Busr ibn Sa'id was a Madinan worshipper and a trustworthy narrator who was a hafidh, and one of the universal men, said az-Zurqani.
Damrah ibn Sa'id al-Mazini narrated from Abu Sa'id, Anas and a number of others, and from him narrated Malik, Ibn 'Uyaynah and they regarded him as a trustworthy narrator, as is in al-Kashif by adh-Dhahabi. His father Sa'id was Ibn Abi Hannah, and al-Mazini is from the tribe of Mazin ibn an-Najjar.
Damrah ibn Sa'id ibn Abi Hannah 'Amri ibn Ghaziyah al-Ansari al-Mazini by ascription to Mazin a tribe of the Ansar. Ibn Ma'in, an-Nasa'i, Abu Hatim and al-'Ijli said he was a trustworthy narrator. Ibn Hibban mentioned him in ath-Thiqat. Thus it is in Tahdhib at-Tahdhib.
Dawud ibn Qays al-Farra' - by ascription to the sale and sewing of furs as is mentioned by as-Sam'ani - is Abu Sulayman Dawud ibn Qays al-Farra' ad-Dabbagh the Madinan who narrated from as-Sa'ib ibn Yazid, Zayd ibn Aslam, Nafi' the mawla of Ibn 'Umar, Nafi' ibn Jubayr ibn Mut'im and others. From him narrated the two Sufyans, Ibn al-Mubarak, Yahya al-Qattan, Waki' and others. ash-Shafi'i, Ahmad Ibn Ma'in, Abu Zur'ah, Abu Hatim, an-Nasa'i, as-Saji, Ibn al-Madini and others regarded him as a trustworthy narrator, and the author of at-Tahdhib and Tahdhib at-Tahdhib mentioned their expressions. He died in the time (wilayah) of Abu Ja'far.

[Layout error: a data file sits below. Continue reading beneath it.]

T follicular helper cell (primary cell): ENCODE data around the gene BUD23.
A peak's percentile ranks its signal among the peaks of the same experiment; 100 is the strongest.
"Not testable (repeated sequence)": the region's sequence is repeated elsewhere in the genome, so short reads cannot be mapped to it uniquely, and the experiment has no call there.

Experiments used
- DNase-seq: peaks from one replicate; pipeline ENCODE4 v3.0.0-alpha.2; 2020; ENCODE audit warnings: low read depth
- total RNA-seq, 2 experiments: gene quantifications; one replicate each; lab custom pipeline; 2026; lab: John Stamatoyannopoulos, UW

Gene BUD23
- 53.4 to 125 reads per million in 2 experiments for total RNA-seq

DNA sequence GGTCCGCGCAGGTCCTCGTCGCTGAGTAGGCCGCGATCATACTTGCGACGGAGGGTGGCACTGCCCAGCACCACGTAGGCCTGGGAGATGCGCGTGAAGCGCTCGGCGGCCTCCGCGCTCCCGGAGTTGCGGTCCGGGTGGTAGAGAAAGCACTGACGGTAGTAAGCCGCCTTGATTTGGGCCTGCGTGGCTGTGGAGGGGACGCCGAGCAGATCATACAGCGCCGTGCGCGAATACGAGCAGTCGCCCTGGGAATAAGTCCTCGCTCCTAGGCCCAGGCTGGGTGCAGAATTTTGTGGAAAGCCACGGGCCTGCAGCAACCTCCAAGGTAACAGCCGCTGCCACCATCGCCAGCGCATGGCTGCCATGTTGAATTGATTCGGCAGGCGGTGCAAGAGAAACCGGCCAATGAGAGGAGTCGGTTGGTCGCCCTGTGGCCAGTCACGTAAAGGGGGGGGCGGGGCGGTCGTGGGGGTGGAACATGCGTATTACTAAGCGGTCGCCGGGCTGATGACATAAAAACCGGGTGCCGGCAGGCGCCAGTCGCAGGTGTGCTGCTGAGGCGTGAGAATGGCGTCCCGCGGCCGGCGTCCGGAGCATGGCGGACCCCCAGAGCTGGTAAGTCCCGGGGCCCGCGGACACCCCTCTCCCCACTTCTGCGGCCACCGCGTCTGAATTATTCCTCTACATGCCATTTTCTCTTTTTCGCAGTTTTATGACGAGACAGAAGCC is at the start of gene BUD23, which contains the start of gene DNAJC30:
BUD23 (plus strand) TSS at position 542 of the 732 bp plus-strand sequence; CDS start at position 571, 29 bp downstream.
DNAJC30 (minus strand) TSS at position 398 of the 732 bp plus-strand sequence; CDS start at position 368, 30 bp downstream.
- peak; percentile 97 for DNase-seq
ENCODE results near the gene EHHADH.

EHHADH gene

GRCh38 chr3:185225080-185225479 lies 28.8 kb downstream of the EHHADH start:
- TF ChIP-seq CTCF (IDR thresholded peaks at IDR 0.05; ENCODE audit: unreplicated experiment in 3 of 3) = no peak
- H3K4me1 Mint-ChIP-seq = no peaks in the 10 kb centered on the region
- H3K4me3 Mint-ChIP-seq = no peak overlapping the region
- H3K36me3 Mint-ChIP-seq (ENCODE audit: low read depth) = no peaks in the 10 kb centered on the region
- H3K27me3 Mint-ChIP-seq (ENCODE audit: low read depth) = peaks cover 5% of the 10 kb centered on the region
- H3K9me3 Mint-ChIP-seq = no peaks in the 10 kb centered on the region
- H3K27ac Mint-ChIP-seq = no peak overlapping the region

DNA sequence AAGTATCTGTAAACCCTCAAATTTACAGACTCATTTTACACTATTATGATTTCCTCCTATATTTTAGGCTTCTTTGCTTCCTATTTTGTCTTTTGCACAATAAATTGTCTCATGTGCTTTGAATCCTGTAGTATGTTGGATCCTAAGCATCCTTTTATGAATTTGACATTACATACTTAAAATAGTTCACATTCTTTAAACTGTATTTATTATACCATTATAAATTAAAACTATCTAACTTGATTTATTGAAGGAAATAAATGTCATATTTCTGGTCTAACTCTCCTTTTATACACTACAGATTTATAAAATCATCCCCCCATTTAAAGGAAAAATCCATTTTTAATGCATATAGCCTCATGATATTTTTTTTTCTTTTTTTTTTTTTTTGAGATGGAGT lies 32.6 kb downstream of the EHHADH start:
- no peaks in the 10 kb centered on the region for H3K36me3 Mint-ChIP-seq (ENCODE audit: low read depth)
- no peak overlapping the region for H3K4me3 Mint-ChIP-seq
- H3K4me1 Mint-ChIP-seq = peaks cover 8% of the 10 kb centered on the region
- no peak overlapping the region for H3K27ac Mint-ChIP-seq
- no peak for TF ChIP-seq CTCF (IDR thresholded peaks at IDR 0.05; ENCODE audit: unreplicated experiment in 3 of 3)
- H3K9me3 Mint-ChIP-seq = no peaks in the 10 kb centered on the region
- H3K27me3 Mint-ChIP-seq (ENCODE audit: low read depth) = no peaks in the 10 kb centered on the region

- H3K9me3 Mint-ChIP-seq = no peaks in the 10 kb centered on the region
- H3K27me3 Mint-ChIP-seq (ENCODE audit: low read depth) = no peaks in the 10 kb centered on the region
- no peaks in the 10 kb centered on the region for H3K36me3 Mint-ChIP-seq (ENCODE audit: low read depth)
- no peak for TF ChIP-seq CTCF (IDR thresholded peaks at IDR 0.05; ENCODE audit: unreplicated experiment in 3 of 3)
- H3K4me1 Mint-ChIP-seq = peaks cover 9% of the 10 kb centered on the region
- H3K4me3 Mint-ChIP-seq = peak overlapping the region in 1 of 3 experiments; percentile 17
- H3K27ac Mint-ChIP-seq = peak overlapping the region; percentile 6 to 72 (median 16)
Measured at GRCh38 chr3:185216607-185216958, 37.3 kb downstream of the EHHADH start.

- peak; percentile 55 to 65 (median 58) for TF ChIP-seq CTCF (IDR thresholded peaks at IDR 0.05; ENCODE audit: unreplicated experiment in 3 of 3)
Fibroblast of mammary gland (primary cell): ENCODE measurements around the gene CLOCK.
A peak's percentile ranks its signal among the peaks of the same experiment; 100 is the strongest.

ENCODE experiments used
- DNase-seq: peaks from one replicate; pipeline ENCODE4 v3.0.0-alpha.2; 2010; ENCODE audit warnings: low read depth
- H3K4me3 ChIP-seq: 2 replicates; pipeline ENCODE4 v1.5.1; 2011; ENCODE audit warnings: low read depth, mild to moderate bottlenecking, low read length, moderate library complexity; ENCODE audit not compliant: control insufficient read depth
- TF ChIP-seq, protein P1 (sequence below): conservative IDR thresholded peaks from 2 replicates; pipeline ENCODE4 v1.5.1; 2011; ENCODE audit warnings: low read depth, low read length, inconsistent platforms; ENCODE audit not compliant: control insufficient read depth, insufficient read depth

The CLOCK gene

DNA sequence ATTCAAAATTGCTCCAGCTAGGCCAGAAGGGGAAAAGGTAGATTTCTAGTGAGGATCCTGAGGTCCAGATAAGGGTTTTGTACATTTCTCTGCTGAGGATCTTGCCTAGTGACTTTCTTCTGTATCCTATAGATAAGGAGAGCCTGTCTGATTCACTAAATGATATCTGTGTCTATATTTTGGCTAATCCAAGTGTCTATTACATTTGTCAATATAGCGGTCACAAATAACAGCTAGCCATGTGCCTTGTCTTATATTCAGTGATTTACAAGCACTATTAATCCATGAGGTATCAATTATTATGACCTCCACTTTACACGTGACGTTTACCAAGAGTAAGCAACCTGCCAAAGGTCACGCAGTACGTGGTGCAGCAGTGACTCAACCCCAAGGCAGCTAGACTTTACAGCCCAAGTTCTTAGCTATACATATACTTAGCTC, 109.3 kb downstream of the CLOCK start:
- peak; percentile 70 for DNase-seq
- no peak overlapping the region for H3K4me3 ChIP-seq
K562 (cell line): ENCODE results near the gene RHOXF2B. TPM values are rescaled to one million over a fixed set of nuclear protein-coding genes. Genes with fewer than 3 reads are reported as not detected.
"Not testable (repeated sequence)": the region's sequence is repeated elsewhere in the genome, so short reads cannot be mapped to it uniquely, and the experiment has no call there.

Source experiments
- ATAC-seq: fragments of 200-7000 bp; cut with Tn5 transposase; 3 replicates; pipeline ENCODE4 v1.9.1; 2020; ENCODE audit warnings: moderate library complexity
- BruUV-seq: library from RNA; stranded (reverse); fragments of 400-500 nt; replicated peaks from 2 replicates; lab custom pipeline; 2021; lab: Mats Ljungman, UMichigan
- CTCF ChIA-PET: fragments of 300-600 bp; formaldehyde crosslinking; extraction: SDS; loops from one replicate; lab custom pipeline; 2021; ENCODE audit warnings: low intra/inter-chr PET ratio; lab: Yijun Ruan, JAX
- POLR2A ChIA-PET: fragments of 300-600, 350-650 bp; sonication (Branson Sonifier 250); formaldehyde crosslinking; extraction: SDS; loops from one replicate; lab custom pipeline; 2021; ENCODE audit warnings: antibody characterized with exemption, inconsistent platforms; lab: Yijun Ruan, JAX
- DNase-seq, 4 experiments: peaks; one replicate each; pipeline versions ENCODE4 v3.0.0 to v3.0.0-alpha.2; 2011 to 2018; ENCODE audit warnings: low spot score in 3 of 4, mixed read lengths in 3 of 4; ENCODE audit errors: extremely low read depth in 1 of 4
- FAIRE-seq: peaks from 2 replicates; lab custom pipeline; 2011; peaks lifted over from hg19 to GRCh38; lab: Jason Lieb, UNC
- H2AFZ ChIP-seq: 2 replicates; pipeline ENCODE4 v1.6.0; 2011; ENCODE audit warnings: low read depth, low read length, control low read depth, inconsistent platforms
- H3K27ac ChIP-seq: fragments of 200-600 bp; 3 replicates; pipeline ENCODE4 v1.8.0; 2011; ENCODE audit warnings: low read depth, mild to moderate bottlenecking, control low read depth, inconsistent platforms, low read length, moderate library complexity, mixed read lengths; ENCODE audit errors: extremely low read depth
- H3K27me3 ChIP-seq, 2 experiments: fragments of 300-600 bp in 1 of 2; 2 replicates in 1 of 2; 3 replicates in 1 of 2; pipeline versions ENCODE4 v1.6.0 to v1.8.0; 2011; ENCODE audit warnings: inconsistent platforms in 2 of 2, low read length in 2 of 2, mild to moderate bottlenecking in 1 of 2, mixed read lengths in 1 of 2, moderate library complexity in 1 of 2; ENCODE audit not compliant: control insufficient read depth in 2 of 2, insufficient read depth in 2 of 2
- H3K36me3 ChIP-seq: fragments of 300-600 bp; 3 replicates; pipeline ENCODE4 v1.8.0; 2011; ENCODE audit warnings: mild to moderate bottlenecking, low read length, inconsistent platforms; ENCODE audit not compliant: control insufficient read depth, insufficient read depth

Dawud ibn Sa'd ibn Qays [hadith 128]. It is thus in some copies and in some other copies it is Dawud ibn Qays who is probably the aforementioned Dawud ibn Qays al-Farra' the Madinan.
Dhu'l-Yadayn -˚"Two Hands". Ibn Hajar said, "Most take the position that his name was al-Khirbaq relying upon what occurred in the hadith of 'Imran ibn Husayn according to Muslim whose wording is, 'A man stood up to him, said to be al-Khirbaq in whose hands there was lengthÄ' This is what those do who unite together the hadith of Abu Hurairah with the hadith of 'Imran, which is the weightiest in my view, even though Ibn Khuzaymah and those who follow him inclined to regard them as separate [hadith about different men]. What made them do that was the difference that occurs in the development [of the hadith], because in the hadith of Abu Hurairah there is that the salam was after two [raka'ahs] and in the hadith of 'Imran that it was after three."
Father of 'Ubaydullah ibn 'Abdullah ibn 'Utbah [hadith 177] see 'Abdullah ibn 'Utbah ibn Mas'ud al-Hudhali.
Father of Muhammad ibn 'Abdullah ibn 'Abd ar-Rahman ibn Abi Sa'sa'ah was 'Abdullah ibn 'Abd ar-Rahman ibn Abi Sa'sa'ah. an-Nasa'i regarded him as a trustworthy narrator, as is in Is'af al-Mubatta' of as-Suyuti.
Father of Sa'id al-Maqburi. His name was Kaysan ibn Sa'id al-Maqburi the Madinan, Abu Sa'id the mawla of Umm Sharik. He was a firmly established trustworthy narrator and he died in 100 AH. His son Sa'id al-Maqburi was a Madinan and a trustworthy narrator, and he died around 120 AH, or a little before or after that, as is in at-Taqrib.